Leaders of the Revolutionary Armed Forces of Colombia (Farc) have called for a permanent ceasefire in the wake of the historic peace agreement forged between the leftist rebels and Colombia.

"I order all our commanders and units and each one of our combatants to definitively cease fire and hostilities against the Colombian state from midnight tonight," said Farc leader Rodrigo Londono.

"Never again will parents be burying their sons and daughters killed in the war," said Londono, who is also known as Timoshenko. "All rivalries and grudges will remain in the past."

Colombian President Juan Manuel Santos signed a decree earlier to halt military operations against Farc, also from midnight Sunday (5am GMT Monday), Associated Press reports.

"The end of the conflict has arrived!" Santos said in a tweet. Farc plans to hold its 10th and last guerrilla conference beginning 13 September where members will vote to dissolve the group. Some 200 representatives from dozens of guerrilla units will travel from all over Colombia to Yari, a town in the Farc-controlled part of southern Colombia.

The cessation of fighting follows the a peace accord reached in Havana 24 August, ending the longest war in the Americas: a 52-year conflict between the leftist rebels of Farc — the Spanish acronym for the Revolutionary Armed Forces of Colombia — and the nation that killed 220,000 people and displaced 5 million.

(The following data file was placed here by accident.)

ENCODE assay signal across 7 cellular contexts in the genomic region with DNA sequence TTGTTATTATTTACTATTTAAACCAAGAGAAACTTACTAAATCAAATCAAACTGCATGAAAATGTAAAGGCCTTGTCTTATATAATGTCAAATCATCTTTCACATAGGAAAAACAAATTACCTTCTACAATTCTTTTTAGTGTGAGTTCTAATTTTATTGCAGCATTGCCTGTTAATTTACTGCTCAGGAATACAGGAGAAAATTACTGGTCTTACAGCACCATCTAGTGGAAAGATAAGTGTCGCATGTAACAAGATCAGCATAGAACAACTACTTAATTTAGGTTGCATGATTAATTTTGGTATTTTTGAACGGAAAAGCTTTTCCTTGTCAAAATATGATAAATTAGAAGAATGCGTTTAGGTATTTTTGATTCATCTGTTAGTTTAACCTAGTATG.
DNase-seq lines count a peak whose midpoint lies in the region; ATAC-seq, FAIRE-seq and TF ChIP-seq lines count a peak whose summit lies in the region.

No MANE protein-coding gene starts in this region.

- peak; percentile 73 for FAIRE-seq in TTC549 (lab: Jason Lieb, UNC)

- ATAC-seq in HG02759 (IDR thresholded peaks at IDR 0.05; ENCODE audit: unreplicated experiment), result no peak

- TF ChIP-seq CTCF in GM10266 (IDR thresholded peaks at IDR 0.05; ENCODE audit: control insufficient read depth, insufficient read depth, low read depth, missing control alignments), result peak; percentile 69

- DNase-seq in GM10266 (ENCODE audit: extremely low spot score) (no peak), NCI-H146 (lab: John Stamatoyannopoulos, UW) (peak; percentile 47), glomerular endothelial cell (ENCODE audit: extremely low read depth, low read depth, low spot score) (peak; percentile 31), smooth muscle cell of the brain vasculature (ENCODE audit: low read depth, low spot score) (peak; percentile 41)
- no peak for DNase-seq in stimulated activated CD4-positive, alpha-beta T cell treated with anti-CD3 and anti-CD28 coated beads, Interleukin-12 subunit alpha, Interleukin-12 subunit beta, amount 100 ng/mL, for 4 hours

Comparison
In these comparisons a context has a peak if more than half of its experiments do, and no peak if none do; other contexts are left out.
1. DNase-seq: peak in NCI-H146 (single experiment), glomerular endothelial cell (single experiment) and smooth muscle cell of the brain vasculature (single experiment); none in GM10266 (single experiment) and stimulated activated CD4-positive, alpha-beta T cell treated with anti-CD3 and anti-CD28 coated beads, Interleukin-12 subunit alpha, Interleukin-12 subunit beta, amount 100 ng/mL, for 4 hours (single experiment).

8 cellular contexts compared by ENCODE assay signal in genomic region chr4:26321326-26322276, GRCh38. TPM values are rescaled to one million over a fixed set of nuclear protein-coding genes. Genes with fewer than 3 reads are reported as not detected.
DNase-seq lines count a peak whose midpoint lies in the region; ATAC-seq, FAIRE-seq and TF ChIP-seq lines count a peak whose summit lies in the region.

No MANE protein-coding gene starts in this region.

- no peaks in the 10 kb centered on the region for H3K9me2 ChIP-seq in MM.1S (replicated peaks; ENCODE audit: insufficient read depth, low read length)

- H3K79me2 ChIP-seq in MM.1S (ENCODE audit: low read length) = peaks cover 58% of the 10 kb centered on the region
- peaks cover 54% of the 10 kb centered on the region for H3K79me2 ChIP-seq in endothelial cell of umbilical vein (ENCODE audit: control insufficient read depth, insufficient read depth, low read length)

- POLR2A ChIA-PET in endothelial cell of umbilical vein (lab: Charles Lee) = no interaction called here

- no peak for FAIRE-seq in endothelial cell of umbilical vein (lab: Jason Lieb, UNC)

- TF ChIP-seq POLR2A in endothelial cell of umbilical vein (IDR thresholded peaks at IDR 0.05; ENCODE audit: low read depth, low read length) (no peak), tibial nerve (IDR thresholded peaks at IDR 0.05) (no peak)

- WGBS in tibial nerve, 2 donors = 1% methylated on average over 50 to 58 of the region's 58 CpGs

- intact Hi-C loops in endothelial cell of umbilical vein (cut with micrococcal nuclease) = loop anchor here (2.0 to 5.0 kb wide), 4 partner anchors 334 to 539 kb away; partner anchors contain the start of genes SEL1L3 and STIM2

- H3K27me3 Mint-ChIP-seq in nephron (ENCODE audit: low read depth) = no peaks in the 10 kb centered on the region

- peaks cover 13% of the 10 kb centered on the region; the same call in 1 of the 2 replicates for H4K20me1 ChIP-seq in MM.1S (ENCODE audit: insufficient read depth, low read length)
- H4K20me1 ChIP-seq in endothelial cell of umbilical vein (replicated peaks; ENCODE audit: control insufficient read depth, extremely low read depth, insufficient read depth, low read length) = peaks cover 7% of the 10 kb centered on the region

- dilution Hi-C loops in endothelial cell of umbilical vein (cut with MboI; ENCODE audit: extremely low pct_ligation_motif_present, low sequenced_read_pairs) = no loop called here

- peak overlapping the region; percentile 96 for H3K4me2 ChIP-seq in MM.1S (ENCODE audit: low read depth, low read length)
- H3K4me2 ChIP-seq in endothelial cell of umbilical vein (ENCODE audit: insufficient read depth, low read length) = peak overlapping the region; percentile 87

The peace accord faces a final hurdle in October when Colombians will vote on it.

Under the agreement, Farc guerrillas must turn in their weapons over a six-month period to United Nations-sponsored monitors, quit their jungle camps and gradually reintegrate into Colombian society with the help of government training programs.

As part of the accord, Farc's still unnamed future political movement will be given a minimum of 10 congressional seats — five in the lower house, five in the Senate — for two legislative periods. In addition, 16 lower house seats will be created for grassroots activists in rural areas for which existing political parties won't be allowed to run candidates.

After 2026, the arrangements would end and the former rebels will have to compete for all offices at the ballot box.

Farc leaders and Santos will tout the peace deal to the electorate to win ratification. But some dissension remains among those who believe the pact is too easy on the rebels for years of bloodshed. Under a so-called transitional justice system, all but the worst crimes may be resolved with reduced sentences.

Representatives of Farc and the nation had been working toward a peace settlement for nearly four years. The final stage of the deal began with a temporary ceasefire in June. The much-smaller National Liberation Army remains active in Colombia, although it is also now pursuing a peace deal with the government.